Trish Barnard

Before the Aboriginals Protection and Restriction of the Sale of Opium Act 1897 was introduced, many Aboriginal people lived within the boundaries of their own ‘country’ according to cultural lore, separated from their neighbouring group by natural land forms such as mountains, rivers or creeks. The new legislation began an era of control by the Queensland Government removing people from their country into designated reserves or missions. It also restricted Aboriginal people from voluntary movement, crossing ‘state’ borders to hunt or attend ceremonies despite being within their own or neighbouring country. These controls and restrictions on movement violated generations of cultural law.

By the time Queensland celebrated its centenary in 1959, Aboriginal people and Torres Strait Islanders had been literally distanced from their traditional lands, their families and their culture. Not only were they separated from each other, but they were separated from mainstream society and excluded from sharing in Australian civil rights until 1967.

A public plan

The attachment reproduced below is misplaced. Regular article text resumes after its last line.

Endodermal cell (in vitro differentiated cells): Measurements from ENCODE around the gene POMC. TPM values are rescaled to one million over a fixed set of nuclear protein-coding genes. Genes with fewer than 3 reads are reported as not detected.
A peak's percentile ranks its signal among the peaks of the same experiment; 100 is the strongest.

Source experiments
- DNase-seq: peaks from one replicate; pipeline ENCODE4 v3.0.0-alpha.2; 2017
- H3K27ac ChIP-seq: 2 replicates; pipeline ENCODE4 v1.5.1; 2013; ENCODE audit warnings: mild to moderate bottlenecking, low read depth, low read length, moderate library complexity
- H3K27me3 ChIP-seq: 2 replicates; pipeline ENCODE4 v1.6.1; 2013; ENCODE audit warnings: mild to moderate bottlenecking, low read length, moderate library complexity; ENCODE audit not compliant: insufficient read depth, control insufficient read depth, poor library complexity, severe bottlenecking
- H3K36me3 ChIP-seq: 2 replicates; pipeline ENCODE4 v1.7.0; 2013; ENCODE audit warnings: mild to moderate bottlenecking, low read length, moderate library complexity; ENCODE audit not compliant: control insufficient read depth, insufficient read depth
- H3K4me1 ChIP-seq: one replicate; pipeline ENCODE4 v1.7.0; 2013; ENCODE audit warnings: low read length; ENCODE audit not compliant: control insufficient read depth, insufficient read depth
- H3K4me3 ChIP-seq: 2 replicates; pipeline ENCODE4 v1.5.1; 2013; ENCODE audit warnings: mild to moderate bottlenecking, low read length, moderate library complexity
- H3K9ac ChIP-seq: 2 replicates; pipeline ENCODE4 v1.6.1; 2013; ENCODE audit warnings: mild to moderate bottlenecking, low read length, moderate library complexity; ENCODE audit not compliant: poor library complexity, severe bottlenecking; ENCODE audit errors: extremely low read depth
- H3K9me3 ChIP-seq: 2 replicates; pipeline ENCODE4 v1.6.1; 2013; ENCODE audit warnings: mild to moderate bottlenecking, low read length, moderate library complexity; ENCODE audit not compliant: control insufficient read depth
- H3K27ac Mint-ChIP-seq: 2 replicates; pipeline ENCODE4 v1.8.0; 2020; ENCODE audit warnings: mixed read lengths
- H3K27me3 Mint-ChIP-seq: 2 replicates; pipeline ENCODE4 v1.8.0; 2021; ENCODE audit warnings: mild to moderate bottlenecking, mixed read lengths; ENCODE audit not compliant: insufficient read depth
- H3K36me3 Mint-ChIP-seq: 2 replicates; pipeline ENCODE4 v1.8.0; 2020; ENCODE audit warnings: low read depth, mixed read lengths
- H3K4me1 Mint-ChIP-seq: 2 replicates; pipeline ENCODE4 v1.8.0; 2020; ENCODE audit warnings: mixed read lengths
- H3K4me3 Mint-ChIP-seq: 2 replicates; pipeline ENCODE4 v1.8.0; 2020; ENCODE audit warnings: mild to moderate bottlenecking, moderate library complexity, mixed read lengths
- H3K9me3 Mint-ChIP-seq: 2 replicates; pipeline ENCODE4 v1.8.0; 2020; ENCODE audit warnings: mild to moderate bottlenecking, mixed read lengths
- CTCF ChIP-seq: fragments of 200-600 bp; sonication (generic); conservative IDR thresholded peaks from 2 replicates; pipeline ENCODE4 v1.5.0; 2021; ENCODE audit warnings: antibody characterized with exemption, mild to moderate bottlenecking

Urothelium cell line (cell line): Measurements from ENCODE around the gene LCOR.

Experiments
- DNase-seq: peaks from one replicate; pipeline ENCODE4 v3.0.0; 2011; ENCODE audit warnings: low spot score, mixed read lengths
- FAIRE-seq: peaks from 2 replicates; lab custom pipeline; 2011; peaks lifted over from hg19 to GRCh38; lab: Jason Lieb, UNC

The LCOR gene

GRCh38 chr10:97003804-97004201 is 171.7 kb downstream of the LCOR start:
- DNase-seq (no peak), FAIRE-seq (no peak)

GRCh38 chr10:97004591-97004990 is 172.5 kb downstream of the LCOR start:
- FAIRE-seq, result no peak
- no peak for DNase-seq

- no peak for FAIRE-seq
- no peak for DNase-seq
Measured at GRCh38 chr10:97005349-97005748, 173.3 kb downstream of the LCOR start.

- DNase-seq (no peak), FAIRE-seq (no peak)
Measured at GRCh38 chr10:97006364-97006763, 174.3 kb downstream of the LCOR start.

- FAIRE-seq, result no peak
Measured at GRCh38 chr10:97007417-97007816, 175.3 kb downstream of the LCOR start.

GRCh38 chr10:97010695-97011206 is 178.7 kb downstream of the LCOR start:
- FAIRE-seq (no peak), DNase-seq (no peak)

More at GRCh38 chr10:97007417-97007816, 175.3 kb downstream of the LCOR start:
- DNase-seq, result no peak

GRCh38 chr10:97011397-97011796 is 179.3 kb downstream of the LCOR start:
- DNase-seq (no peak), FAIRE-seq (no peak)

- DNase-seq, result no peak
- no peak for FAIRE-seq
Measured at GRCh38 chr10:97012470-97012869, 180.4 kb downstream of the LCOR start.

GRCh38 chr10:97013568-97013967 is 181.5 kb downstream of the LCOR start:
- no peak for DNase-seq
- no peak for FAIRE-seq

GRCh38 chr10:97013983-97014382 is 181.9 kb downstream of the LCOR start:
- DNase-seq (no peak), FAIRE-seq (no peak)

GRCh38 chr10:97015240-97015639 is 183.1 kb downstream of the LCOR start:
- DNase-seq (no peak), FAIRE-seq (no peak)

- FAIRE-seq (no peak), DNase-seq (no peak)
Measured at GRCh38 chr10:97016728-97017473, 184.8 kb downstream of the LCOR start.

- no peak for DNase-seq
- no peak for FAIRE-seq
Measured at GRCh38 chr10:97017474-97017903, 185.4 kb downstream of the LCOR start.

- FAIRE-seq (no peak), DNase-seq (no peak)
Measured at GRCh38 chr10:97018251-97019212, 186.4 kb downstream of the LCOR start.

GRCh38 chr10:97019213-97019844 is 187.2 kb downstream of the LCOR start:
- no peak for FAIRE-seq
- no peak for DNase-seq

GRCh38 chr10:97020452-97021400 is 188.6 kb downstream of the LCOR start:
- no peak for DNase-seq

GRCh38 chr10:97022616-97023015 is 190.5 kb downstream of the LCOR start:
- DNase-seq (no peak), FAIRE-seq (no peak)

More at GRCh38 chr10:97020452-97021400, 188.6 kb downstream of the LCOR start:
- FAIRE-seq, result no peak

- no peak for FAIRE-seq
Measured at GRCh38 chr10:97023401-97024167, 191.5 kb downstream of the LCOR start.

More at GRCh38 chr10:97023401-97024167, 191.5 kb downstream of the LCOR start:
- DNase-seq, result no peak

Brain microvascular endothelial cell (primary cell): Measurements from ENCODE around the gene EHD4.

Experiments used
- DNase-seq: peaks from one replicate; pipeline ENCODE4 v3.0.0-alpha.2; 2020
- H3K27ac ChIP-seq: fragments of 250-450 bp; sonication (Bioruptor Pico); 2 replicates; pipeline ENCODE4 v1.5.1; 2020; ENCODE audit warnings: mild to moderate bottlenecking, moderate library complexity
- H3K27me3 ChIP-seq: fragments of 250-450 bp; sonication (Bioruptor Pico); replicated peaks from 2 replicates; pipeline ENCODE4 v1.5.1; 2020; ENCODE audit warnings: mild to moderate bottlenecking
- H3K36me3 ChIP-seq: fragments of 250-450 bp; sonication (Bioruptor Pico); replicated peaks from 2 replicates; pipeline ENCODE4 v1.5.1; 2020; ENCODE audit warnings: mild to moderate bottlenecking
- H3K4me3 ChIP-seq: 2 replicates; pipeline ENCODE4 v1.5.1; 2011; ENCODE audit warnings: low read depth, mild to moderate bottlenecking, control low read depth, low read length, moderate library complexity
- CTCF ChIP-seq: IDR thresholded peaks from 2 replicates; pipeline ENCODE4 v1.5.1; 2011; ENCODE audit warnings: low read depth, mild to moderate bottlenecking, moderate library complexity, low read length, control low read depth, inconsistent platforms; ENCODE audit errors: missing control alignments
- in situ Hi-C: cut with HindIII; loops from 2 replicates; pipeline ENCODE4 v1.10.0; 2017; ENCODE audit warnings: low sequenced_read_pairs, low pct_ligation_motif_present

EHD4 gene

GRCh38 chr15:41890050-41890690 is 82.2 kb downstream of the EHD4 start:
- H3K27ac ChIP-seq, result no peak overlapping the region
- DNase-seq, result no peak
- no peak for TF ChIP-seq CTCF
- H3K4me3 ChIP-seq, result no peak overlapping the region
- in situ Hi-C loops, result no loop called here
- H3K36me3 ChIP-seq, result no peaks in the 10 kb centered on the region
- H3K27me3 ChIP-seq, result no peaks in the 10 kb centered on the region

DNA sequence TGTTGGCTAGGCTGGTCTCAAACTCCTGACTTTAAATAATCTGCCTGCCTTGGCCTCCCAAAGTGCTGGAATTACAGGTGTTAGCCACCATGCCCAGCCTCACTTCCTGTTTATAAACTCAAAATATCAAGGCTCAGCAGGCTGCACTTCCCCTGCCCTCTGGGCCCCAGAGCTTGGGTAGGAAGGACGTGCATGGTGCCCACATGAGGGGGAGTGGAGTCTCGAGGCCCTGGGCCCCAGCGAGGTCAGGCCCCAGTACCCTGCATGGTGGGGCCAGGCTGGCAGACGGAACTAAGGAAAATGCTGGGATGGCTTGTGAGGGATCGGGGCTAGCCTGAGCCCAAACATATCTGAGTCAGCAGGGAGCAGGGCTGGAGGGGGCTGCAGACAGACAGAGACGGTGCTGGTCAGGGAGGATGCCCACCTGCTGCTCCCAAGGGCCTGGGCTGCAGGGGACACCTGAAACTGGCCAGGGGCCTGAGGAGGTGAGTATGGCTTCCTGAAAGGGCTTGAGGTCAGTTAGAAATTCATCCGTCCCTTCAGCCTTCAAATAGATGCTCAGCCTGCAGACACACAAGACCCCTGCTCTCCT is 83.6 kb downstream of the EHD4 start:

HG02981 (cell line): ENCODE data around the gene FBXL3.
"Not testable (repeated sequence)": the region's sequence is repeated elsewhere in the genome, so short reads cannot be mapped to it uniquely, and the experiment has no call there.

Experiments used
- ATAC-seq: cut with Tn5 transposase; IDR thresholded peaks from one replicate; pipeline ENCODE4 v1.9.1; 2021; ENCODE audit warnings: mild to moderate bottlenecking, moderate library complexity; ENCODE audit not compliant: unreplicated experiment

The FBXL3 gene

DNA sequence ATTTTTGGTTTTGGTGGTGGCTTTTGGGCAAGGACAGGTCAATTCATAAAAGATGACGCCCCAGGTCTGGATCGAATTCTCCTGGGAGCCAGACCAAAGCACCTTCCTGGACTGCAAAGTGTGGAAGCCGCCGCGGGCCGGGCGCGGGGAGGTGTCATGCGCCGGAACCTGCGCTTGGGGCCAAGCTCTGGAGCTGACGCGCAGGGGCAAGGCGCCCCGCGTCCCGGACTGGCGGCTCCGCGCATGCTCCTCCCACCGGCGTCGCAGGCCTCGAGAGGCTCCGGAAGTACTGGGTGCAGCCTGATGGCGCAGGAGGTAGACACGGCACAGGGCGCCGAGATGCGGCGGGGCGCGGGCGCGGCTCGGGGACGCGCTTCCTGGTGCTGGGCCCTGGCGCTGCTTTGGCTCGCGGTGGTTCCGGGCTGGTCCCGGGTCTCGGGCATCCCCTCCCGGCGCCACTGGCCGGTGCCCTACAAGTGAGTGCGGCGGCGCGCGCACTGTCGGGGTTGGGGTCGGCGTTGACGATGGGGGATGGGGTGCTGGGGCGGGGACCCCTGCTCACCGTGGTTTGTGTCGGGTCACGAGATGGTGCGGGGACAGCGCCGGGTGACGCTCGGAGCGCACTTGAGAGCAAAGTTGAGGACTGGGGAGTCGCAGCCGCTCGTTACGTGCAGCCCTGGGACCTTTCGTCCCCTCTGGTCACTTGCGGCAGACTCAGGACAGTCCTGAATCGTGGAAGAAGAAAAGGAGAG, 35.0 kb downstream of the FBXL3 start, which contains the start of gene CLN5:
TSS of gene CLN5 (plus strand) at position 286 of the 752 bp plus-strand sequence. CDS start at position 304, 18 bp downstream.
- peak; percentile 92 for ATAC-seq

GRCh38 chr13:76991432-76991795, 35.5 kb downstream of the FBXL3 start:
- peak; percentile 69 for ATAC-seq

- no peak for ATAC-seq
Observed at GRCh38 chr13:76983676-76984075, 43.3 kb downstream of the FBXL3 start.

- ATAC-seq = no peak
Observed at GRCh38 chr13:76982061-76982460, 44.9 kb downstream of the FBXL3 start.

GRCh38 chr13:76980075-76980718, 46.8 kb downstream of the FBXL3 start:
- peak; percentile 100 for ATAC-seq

Under the 1897 Act Aboriginal people were considered ‘wards’ of the State, particularly those living on missions and reserves. The Act was initially implemented to ‘protect’ Aboriginal people by separating them from the purveyors of opium, then regarded as the source of their problems. However, the removal orders became the instrument of control, with separate legal implications from mainstream society. Curfews and restrictions of movement, employment and wages, finances, marriages, and prohibition from alcohol applied only to Aboriginal people and their descendants. Men and women were separated from their families into living quarters that soon were considered to be mere labour reservoirs. From the age of five years, children were separated from their mothers into a dormitory system with no access to their family thereafter. Here they were also separated from society until they turned 12 when again they were separated from the only life they had grown to know, and sent forth to work as domestics or labourers at distant places of employment. Aboriginal people could apply for exemption from all provisions of the Act if they removed themselves from Aboriginal society. Granting exemption statistically presented fewer Aboriginal people for the state to care for, reducing costs to taxpayers and it aided in controlling procreation preferenced by the ‘White Australia’ ideal.